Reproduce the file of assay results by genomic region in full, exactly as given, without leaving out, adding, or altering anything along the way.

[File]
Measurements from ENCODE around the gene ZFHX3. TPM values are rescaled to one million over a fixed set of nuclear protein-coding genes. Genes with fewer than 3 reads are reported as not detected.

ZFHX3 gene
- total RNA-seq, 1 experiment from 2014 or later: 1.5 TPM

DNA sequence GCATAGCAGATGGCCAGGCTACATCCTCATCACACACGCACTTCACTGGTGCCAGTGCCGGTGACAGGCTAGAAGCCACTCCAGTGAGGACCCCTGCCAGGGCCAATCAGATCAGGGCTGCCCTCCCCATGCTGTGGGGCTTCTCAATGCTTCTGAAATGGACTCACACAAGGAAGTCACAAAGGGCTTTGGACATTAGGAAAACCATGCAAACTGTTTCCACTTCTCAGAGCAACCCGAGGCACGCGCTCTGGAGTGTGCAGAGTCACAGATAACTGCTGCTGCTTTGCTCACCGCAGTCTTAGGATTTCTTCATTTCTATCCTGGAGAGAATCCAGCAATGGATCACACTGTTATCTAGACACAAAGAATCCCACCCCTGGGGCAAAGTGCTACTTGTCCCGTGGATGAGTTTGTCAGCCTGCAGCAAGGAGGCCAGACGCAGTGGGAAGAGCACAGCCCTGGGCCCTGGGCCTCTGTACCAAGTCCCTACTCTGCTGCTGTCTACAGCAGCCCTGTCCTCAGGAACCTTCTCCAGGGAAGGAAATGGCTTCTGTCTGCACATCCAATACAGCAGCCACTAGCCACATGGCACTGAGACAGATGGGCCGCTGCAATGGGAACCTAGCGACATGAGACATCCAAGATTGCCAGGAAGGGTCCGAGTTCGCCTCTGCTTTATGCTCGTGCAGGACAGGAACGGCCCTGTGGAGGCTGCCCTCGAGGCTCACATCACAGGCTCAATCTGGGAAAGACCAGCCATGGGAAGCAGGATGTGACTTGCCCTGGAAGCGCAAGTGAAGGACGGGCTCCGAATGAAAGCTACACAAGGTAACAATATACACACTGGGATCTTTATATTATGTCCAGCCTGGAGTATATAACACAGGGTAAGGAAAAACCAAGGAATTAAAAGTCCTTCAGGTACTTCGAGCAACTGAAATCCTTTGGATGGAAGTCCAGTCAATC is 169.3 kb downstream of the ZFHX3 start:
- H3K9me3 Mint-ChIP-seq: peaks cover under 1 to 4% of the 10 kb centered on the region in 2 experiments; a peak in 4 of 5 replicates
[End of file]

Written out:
Measurements from ENCODE around the gene ZFHX3. TPM values are rescaled to one million over a fixed set of nuclear protein-coding genes. Genes with fewer than 3 reads are reported as not detected.

ZFHX3 gene
- total RNA-seq, 1 experiment from 2014 or later: 1.5 TPM

DNA sequence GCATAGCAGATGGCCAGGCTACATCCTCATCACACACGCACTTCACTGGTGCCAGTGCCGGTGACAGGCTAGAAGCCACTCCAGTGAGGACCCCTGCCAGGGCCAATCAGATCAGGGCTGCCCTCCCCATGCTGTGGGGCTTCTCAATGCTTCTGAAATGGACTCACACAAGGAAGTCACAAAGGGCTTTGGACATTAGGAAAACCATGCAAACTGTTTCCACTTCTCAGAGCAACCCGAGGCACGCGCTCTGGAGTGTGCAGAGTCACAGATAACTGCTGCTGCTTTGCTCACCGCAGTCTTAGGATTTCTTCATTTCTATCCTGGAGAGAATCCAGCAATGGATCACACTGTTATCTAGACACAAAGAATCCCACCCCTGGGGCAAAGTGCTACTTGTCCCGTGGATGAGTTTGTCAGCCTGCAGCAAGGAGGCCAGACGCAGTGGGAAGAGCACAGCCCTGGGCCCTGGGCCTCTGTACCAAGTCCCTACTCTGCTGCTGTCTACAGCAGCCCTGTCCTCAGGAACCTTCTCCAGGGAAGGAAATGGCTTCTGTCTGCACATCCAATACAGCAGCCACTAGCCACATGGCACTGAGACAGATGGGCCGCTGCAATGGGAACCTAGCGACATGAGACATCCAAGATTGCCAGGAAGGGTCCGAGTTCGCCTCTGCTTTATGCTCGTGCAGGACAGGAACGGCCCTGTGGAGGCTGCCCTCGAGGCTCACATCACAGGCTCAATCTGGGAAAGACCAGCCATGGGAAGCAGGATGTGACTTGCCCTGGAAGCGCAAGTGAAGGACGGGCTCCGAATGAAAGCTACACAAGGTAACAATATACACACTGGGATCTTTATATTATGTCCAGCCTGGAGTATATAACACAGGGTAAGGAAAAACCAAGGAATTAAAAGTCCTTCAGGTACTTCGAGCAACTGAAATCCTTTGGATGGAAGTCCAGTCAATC is 169.3 kb downstream of the ZFHX3 start:
- H3K9me3 Mint-ChIP-seq: peaks cover under 1 to 4% of the 10 kb centered on the region in 2 experiments; a peak in 4 of 5 replicates